January 2023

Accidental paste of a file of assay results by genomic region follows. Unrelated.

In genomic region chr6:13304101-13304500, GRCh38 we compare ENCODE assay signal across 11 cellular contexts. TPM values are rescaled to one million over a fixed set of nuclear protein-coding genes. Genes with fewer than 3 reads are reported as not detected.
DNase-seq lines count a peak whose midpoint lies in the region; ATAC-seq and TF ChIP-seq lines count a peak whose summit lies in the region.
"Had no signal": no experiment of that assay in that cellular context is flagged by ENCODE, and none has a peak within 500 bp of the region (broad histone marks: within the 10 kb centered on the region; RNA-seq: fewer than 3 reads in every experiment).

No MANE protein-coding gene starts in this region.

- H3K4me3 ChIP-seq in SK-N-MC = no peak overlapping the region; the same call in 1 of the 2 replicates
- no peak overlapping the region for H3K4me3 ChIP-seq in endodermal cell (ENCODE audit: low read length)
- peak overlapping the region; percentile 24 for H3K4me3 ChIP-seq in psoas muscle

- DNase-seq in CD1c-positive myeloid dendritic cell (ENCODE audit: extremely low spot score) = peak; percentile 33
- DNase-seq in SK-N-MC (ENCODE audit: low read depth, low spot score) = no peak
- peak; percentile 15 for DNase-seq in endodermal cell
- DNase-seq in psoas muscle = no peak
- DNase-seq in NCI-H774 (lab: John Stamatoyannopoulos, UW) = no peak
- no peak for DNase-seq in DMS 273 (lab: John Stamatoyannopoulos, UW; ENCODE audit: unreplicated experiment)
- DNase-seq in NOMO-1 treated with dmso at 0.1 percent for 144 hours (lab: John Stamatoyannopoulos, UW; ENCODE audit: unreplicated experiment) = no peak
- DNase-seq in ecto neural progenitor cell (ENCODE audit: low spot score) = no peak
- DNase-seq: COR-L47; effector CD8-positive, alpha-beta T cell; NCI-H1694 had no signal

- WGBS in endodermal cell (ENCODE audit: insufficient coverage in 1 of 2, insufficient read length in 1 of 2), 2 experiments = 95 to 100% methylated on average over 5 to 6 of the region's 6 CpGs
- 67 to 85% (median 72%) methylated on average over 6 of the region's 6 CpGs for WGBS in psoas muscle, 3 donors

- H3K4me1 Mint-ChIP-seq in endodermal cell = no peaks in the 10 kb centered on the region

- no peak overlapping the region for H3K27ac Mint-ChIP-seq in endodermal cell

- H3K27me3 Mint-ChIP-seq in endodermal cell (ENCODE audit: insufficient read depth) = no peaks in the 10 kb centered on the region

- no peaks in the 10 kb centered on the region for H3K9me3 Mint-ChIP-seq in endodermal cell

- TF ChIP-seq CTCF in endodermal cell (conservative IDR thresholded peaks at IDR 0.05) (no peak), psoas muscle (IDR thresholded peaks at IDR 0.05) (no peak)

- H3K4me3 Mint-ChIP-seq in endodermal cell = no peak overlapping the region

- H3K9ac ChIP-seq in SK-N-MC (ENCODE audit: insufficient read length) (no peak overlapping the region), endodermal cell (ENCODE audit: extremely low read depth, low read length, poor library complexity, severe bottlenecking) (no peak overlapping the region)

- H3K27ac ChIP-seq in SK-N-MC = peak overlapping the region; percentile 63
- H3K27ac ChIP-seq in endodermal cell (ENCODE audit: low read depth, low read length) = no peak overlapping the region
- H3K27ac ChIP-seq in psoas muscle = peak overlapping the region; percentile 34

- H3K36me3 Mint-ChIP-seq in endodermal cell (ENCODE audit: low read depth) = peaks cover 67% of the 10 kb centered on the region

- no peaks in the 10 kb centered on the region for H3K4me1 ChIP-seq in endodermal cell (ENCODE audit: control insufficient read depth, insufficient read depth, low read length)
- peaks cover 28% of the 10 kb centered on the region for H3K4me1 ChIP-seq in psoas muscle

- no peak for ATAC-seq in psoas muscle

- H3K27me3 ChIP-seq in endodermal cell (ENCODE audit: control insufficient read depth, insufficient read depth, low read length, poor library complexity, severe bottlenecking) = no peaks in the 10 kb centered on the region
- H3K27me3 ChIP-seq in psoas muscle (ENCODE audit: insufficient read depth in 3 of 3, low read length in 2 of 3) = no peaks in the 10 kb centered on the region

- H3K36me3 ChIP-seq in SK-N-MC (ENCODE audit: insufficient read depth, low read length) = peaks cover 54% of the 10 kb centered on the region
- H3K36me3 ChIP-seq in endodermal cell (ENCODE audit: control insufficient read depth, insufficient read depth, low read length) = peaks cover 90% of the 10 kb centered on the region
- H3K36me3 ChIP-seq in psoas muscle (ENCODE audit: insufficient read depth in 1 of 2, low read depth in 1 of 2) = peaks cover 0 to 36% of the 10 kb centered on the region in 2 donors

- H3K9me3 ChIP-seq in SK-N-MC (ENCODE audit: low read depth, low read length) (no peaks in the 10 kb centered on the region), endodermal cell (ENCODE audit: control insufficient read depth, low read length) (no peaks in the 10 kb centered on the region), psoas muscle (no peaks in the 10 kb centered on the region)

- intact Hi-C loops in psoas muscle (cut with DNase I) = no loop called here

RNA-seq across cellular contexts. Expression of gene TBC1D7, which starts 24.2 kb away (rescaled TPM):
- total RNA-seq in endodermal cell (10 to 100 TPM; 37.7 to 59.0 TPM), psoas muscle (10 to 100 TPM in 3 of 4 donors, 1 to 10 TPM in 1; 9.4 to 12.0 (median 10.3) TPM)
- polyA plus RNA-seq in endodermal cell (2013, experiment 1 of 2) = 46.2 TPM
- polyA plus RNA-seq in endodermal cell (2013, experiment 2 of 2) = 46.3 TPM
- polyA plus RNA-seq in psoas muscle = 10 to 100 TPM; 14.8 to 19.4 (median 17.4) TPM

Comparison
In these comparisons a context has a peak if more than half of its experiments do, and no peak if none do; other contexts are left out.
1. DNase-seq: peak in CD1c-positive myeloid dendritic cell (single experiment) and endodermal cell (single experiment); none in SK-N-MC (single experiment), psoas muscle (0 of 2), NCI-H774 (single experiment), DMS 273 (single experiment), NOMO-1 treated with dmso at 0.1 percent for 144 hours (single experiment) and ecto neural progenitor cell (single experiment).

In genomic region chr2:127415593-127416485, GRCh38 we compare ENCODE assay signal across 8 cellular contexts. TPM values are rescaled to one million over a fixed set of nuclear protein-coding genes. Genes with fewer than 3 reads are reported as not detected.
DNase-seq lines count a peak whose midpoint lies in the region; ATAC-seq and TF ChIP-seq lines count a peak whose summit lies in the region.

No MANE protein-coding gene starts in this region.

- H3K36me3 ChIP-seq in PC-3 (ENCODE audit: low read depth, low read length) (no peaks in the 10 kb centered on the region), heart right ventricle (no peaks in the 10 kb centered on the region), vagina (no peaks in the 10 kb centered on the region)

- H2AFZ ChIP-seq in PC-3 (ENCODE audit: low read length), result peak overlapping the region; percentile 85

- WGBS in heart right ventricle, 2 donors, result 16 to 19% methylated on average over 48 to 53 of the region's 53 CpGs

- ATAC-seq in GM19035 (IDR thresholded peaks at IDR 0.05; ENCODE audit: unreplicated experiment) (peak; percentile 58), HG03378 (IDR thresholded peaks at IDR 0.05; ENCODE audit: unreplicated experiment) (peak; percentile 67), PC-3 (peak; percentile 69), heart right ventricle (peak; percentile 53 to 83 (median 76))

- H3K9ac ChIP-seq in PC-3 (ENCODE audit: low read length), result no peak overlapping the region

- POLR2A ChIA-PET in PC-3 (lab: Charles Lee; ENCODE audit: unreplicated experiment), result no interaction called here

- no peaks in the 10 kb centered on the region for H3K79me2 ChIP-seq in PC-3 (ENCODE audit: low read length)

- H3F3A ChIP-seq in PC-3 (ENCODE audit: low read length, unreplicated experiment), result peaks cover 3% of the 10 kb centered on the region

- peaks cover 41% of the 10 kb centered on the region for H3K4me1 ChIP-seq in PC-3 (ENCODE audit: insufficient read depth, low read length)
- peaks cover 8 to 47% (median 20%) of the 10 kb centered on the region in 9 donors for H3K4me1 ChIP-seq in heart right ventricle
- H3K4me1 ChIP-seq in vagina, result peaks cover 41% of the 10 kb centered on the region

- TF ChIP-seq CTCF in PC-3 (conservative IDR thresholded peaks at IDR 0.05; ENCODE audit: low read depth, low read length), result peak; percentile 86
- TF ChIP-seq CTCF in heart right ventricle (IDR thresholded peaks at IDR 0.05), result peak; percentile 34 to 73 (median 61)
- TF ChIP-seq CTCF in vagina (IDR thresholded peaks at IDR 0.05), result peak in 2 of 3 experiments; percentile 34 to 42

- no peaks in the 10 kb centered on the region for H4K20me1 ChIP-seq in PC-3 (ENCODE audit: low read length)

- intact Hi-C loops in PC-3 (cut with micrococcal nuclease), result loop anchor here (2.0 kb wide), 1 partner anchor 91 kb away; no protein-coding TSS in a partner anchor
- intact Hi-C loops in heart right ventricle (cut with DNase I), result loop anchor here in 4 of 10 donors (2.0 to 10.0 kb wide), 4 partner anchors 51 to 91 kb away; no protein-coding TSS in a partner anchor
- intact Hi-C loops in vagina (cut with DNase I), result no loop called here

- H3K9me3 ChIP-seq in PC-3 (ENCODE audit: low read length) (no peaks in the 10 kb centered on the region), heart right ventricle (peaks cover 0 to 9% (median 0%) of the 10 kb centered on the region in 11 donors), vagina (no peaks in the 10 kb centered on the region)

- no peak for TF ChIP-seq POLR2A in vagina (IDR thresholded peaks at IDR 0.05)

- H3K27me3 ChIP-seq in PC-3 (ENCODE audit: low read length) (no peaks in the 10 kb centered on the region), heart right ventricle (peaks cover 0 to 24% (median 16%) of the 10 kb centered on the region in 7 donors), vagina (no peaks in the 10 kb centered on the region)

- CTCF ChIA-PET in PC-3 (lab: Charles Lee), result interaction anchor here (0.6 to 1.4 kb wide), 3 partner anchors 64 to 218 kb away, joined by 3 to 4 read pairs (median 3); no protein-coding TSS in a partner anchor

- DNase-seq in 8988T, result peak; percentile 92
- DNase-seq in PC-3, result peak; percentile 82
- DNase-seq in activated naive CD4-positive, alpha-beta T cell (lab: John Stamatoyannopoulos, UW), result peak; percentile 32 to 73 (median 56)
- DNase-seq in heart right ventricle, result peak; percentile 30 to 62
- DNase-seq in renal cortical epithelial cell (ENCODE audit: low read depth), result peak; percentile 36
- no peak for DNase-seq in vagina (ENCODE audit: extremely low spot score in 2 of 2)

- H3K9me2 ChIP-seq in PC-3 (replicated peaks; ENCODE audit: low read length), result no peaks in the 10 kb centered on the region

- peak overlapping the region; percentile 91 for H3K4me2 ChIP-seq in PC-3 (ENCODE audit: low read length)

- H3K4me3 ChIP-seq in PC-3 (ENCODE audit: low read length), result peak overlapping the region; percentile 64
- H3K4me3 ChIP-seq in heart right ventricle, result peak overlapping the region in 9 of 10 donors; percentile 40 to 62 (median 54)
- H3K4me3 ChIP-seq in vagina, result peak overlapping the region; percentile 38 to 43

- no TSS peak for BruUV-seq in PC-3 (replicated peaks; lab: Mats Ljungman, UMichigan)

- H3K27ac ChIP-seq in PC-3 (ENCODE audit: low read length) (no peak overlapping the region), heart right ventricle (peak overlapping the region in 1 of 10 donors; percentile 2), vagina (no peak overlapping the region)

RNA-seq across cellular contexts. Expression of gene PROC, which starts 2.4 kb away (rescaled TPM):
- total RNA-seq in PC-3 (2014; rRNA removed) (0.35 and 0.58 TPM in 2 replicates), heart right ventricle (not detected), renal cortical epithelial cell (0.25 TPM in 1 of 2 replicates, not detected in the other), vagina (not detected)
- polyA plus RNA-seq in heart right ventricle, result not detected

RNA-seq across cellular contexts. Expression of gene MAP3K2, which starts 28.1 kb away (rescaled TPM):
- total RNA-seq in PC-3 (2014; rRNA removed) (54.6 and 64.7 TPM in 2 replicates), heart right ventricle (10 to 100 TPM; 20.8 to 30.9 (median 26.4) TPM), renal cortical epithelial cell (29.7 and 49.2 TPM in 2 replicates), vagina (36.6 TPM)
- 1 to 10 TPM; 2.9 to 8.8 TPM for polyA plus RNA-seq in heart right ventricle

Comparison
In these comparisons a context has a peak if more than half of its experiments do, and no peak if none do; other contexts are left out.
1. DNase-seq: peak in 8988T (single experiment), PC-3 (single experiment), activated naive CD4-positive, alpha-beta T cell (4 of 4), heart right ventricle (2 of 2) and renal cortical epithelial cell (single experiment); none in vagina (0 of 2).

Page A12 January 2023 FUNERAL HOME & CEMETERY NEWS Se c t i on A www.vischerfuneralsupplies.com In addition, the three Columbia astronauts whose remains could be identified individually have individual gravesites near the memorial. Captain David Brown, U.S. Navy: Section 46, Grave 1180-3; Captain Laurel Blair Salton Clark, M.D., U.S. Navy: Section 46, Grave 11802; and Lt. Col. Michael P. Anderson, U.S. Air Force: Section 46, Grave 1180-1. Remembering these men and women, along with those who died in the Apollo I launchpad fire in 1967 and the Challenger explosion in 1986, remind us how risky space flight is and how much we respect their courage. Observations “Rockets by their nature, are complex and unforgiving vehicles.” —NASA Columbia Accident Investigative Board Nacogdoches, “The Oldest Town in Texas,” made history again on February 1, 2003. The Space Shuttle Columbia STS-107, exploded 39 miles above them and rained debris and human remains over a large area. It was a day of immense tragedy that this town will never forget. On the morning of February 1, a large boom was heard over the Texas town. When residents looked to the sky, they saw several smoke trails pulling away from each other. Some thought two jets may have struck each other and were falling downward. But others knew the objects were too large to be jets. Television news began to broadcast the news that Columbia had disintegrated in its final journey into the atmosphere. Nacogdoches County Constable Tony Jasso was aware of the explosion and called his wife Peggy, who was an employee of Commercial Bank. He told her there was a large piece of metal behind the bank, and he believed it to be from Columbia. Many residents reported hearing the explosion and finding debris. NASA was notified and asked local law enforcement to preserve the discovery areas. Approximately 1,200 pieces reportedly fell in Nacogdoches. Tommy Patterson was working in his garden in Littlefield, Texas. He saw a shiny piece of burned metal and showed it to his wife Jean. They called the sheriff and had asked to keep the piece, but NASA asked for it back. Columbia was the first space shuttle to fly, named after the first American ship to circumnavigate the globe, and made its maiden flight in April 1981. Columbia launched its 28th flight on January 16, 2003, with a seven-member crew and a busy schedule of experiments. At 7:30 AM, the shuttle crew was driven to launch site. After being elevated 195 feet up, Commander Rick Husband entered the shuttle first. At 10:39 AM, Columbia left the launch pad. At 81.7 seconds after liftoff, a piece of foam broke off the external tank and hit the shuttle’s left wing. The foam came from part of a structure that attaches the external tank to the shuttle, called a bipod ramp. The damage to the wing was hard to determine but there was no immediate danger, and the damage would be investigated before its return. Over the next 15 days in orbit, over 80 international scientific experiments were conducted, the crew working constantly, in alternating shifts. By day 8, Mission Control had studied the photos from By Steven Palmer the foam strike on the wing and concluded that there was “no concern for RCC or tile damage.” The Intercenter Photo Working Group had concerns about the impact injuries, and the Debris Assessment Team thought that the heat damage might occur but did not state that structural damage would result. The phenomenon had been seen in other launches, and Mission Control finally determined there was “absolutely no concern for entry.” On February 1, at 8:10 AM (EST) the shuttle crew was okayed for de-orbit burn, and Columbia reentered the earth’s atmosphere at 8:44 AM. By 8:53 AM, after passing the California coast, debris was sighted falling off the shuttle. The structure damage led to the loss of control and breakup of the shuttle. The debris fell at a speed of up to 12,000 miles an hour in a broad trail fromWest Texas to Louisiana, with its center in East Texas and the Nacogdoches area. Citizens were warned not to touch the debris, both because the pieces could be dangerous, and because officials would need to document the trail of debris. Amazingly, no one was injured by falling debris and little damage to property was reported. The Columbia Accident Investigation Board concluded that “the breach in the Thermal Protection System allowed superheated air to penetrate the leading-edge insulation and progressively melt the aluminum structure of the left wing, resulting in a weakening of the structure until increasing aerodynamic forces caused loss of control, failure of the wing, and breakup of the orbiter.” The damage done during liftoff let in heat at reentry that melted the structure. But why the foam pieces came off the tank to strike the wing may never be known. The left wing broke up due to high heat and aerodynamic forces. The right wing was lost due to just aerodynamic forces. The crew module was destroyed in a period of 24 seconds beginning at 140,000 feet and ending at 105,000 feet. As the cabin lost compression, the crew quickly became unconscious. We remember the Columbia crew: Commander Rick Husband, 45; Pilot William McCool, 41; Payload Commander Michael Anderson, 43; Kalpana Chawla, 41; David Brown, 46; Laurel Clark, 41; and Ilan Ramon, 48, a colonel in the Israeli Air Force and the first Israeli in space. At Arlington National Cemetery, NASA administrator Sean O’Keefe, accompanied by more than 400 family members, former astronauts, and friends, dedicated a memorial to the crew of STS-107 Columbia on February 2, 2004. Standing just a few feet away from the Space Shuttle Challenger Memorial, the marker features a silhouette of the space shuttle imprinted with the names of the astronauts, surrounded by seven stars. Almost Home, Always Remembered Steven Palmer entered funeral service in 1971. He is an honors graduate of the New England Institute of Applied Arts & Sciences. He has been licensed on both coasts, he owned theWestcott Funeral Homes of Cottonwood and Camp Verde, AZ, where he remains active in operations. Steve offers his observations on current funeral service issues. Hemay be reachedbymail at POBox 352, Cottonwood, AZ 86326, by phone at (928)634-9566, by fax at (928)634-5156, by e-mail at steve@westcottfuneralhome.comor throughhiswebsite at www.westcottfuneralhome.com or on Facebook. F U N E R A L H O M E & C E M E T E R Y N E W S w w w . N o m i s P u b l i c a t i o n s . c o m Monthly Columnsonline at “Their mission was almost complete, and we lost them so close to home. The men and women of the Columbia had journeyed more than 6 million miles and were minutes away from arrival and reunion. The loss was sudden and terrible, and for their families, the grief is heavy. Our nation shares in your sorrow and in your pride. And today we remember not only one moment of tragedy, but seven lives of great purpose and achievement.” —President George W. Bush, leading a Memorial Service for the Columbia Astronauts’ families on February 4, 2003 at NASA’s Lyndon B. Johnson Space Center in Houston. Memorial Home, Inc. contributes to many community organizations that support the Central Pennsylvania area. Continuing the vision, Angela has been actively serving the community for more than 25 years. “It’s not just a job, it’s about service, community and sacrifice” says Angela of her role as funeral director. Service is a calling, and it is not taken lightly or for granted. My families expect and get a level of care that includes not only professionalism, but empathy and special care for the ones they love. It is trust, a sense of peace, that they know we are there for them, and we will give our very best in whatever type of service they choose. At Hooper Memorial Home, Inc. we celebrate the life of each loved one, it is not just a funeral but a celebration of their life. We serve with compassion and respect and that has allowed us a reputation for over 100 years as ‘A family business with family sensitivity.” The current location is a 15,000 square foot facility with two chapels, parking for over 100 vehicles, conference rooms, offices, casket and urn showrooms, cooling and preservation room, video-streaming-recording technology center and The Millicent Hooper Foundation banquet facility. Not only has she experienced the passing of Millicent and Lance, but she lost her youngest son a little over two years ago. Angela also has two other children, Jonathan and Amanda who also work in the business. Through her own grieving she continued to serve her families stating, “I’m standing with you and beside you. That’s the difference Hooper’s makes.” Hooper Memorial Home Continued from Page A2 “DUNCAN STUART TODD KNEWWHAT WE NEEDED.THEY MADE IT SIMPLE IN HAVINGTHE TOTAL PACKAGE.” -THEWOOD MORTUARY PREPARATION ROOM Design + Equipment 720 - 583 - 1 886 info@duncanstuarttodd.com www.duncanstuarttodd.com SINCE 1991 “The homeless community is often not seen,” says Angela, adding that they try to be connected with those less fortunate. “It’s a responsibility for all of us. Some people talk the talk, and some people walk the walk.” Hooper